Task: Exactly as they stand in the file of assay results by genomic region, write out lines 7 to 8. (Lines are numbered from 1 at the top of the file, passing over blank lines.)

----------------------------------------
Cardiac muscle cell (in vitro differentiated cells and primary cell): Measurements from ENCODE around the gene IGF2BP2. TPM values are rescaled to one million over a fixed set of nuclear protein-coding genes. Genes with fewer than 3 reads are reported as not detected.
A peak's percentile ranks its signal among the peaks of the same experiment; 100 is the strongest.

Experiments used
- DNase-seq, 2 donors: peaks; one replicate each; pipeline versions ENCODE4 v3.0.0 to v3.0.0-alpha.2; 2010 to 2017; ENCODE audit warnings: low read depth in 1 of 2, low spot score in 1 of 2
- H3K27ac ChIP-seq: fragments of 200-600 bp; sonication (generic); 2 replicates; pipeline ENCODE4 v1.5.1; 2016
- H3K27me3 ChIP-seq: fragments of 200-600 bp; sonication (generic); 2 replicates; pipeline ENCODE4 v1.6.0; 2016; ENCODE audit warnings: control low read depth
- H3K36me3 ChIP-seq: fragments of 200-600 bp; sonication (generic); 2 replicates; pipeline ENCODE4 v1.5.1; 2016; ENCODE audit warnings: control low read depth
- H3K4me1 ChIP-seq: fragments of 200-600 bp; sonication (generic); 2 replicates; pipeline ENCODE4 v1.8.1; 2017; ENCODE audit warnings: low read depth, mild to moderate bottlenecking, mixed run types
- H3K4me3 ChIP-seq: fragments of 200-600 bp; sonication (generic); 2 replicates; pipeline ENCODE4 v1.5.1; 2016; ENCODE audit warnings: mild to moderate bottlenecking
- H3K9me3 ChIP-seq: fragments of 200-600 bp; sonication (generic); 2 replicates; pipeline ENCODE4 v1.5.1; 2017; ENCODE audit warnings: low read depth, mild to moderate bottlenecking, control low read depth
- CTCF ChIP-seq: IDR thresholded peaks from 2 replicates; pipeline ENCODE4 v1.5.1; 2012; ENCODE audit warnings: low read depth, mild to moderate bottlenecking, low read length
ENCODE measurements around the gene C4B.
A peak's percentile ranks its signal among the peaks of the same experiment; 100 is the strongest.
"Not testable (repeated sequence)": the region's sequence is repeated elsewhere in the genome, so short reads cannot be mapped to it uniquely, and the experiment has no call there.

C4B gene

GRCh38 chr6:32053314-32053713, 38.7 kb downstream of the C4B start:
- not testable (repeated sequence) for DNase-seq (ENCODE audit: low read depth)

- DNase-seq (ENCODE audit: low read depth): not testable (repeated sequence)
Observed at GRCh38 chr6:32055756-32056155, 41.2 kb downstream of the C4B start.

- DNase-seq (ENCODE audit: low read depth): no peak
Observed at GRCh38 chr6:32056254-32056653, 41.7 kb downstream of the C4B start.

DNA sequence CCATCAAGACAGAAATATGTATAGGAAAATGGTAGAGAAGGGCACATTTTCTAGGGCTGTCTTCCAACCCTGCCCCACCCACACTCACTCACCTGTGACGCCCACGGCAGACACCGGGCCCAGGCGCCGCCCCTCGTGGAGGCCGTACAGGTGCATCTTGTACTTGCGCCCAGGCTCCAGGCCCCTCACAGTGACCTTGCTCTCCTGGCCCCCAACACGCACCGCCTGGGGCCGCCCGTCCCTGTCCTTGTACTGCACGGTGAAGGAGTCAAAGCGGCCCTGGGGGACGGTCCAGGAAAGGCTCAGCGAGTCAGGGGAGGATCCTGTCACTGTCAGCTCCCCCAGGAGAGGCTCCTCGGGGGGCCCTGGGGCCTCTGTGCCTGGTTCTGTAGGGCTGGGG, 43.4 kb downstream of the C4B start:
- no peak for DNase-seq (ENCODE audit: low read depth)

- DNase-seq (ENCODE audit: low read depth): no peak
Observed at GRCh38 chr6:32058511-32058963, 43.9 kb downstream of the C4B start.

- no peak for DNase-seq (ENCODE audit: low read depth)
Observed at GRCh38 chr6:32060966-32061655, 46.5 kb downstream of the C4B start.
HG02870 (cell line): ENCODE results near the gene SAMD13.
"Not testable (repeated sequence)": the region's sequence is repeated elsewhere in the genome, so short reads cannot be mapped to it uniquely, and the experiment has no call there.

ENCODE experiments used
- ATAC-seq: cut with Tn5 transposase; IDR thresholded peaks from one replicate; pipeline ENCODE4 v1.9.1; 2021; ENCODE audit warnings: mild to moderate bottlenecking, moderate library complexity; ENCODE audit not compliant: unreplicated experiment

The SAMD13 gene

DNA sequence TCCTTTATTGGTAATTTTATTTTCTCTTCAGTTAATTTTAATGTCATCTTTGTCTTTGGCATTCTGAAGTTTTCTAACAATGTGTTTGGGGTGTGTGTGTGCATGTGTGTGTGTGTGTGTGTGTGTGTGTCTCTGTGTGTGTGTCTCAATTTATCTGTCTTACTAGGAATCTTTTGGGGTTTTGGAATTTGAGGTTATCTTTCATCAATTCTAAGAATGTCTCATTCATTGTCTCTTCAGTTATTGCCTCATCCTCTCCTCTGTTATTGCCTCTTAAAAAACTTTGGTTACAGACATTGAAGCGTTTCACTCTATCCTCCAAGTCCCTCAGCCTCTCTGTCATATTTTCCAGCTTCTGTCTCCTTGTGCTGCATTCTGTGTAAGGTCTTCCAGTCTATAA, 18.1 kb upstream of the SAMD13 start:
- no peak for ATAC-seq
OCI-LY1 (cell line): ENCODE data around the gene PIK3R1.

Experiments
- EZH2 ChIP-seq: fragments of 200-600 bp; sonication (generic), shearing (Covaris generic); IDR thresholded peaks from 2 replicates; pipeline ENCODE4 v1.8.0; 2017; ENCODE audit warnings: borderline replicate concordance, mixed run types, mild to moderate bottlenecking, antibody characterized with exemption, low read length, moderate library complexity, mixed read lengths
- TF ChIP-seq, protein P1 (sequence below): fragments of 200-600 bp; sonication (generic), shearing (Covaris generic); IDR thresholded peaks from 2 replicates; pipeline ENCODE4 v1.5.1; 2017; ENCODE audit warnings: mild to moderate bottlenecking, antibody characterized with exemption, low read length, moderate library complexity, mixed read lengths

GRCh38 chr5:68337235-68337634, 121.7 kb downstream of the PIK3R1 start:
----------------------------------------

- H3K36me3 ChIP-seq: fragments of 200-600 bp; sonication (generic); 2 replicates; pipeline ENCODE4 v1.5.1; 2016; ENCODE audit warnings: control low read depth
- H3K4me1 ChIP-seq: fragments of 200-600 bp; sonication (generic); 2 replicates; pipeline ENCODE4 v1.8.1; 2017; ENCODE audit warnings: low read depth, mild to moderate bottlenecking, mixed run types